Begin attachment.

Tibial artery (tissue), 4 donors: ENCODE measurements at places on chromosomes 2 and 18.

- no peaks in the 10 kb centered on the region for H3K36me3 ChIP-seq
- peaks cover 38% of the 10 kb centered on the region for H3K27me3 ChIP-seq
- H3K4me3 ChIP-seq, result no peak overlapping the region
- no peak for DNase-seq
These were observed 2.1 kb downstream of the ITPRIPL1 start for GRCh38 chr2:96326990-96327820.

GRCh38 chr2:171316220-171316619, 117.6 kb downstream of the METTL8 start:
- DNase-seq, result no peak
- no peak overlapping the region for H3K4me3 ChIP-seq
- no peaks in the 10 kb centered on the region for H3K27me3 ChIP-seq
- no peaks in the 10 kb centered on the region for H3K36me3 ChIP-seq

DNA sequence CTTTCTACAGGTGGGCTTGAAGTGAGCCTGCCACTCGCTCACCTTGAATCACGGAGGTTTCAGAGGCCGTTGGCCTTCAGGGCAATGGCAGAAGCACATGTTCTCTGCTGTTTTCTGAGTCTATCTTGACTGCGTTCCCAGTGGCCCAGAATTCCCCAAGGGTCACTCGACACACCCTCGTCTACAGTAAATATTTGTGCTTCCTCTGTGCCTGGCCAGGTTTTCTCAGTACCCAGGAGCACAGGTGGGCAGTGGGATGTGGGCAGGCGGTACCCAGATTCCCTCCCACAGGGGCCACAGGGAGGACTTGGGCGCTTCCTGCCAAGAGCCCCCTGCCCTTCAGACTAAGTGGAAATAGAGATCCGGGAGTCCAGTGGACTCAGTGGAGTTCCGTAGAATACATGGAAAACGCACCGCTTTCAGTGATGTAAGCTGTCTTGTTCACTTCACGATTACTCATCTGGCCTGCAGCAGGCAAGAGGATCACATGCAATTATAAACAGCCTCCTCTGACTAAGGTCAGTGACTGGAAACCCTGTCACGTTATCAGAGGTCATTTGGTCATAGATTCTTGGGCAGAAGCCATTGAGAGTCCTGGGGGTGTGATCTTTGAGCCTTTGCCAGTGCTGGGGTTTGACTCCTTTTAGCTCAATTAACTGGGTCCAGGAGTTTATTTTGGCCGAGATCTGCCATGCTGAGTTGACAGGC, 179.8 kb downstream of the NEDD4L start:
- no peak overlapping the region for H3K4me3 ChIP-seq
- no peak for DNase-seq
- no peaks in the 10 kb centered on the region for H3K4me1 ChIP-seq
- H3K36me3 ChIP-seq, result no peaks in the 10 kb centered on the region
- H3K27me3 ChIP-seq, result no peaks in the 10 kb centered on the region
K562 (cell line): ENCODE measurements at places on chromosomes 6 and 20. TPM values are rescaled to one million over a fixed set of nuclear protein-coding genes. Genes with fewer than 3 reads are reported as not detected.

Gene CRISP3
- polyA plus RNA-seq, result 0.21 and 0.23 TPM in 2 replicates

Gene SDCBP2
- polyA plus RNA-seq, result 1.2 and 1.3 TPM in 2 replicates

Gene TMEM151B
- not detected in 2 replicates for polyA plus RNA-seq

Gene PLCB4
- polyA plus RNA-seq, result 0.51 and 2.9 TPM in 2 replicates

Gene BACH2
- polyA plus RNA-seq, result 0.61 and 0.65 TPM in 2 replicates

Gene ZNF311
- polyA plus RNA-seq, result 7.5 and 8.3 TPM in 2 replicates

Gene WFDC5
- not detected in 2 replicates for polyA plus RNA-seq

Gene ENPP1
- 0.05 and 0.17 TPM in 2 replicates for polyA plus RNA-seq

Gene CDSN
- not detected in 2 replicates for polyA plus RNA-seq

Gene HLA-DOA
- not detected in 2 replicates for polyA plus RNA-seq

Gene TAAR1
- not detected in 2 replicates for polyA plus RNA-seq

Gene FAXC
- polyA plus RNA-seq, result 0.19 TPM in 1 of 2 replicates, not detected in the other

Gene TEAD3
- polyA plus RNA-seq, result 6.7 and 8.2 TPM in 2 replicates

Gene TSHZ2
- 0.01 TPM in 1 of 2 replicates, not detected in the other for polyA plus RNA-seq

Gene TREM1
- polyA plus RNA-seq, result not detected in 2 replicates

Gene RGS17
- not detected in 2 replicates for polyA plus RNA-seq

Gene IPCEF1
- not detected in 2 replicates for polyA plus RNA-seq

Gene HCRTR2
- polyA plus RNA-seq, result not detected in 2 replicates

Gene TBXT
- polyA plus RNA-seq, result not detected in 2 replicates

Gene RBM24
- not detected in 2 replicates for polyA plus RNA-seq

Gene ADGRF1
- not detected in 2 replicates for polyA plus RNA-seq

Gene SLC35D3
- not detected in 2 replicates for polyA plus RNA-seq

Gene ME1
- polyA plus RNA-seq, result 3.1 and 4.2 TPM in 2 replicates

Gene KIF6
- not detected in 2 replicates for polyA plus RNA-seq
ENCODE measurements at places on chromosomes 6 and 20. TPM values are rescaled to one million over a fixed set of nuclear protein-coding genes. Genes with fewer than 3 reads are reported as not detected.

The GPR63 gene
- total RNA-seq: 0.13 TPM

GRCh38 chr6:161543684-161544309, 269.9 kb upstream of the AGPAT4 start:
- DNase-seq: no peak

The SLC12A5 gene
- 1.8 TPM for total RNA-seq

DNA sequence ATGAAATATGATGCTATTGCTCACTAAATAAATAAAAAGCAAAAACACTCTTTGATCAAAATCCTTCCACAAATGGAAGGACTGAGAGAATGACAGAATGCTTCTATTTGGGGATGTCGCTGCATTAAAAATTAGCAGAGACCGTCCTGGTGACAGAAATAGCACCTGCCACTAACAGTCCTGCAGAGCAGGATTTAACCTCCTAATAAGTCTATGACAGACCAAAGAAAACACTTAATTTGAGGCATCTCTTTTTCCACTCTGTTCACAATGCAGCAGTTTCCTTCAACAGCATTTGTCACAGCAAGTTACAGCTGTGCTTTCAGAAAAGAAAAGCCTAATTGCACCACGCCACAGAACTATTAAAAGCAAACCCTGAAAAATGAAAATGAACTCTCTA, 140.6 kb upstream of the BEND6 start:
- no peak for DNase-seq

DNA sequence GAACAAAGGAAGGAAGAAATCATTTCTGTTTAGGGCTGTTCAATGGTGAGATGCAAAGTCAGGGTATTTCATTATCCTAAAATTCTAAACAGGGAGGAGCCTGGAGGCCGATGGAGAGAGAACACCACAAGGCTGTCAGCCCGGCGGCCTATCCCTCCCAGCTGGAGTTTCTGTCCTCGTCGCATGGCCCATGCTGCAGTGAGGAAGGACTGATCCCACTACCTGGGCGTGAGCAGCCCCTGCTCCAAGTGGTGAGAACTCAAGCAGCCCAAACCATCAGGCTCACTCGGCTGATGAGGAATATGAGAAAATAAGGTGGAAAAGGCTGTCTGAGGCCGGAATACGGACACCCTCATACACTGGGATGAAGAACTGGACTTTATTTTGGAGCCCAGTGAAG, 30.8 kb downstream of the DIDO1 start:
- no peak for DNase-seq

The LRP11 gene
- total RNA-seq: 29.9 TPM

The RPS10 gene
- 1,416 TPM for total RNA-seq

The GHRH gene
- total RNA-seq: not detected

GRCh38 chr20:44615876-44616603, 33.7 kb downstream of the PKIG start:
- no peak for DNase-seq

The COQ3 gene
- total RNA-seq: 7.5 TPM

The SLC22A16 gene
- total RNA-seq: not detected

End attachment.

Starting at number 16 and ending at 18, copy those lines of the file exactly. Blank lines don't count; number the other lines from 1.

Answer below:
- H3K36me3 ChIP-seq, result no peaks in the 10 kb centered on the region
- H3K27me3 ChIP-seq, result no peaks in the 10 kb centered on the region
K562 (cell line): ENCODE measurements at places on chromosomes 6 and 20. TPM values are rescaled to one million over a fixed set of nuclear protein-coding genes. Genes with fewer than 3 reads are reported as not detected.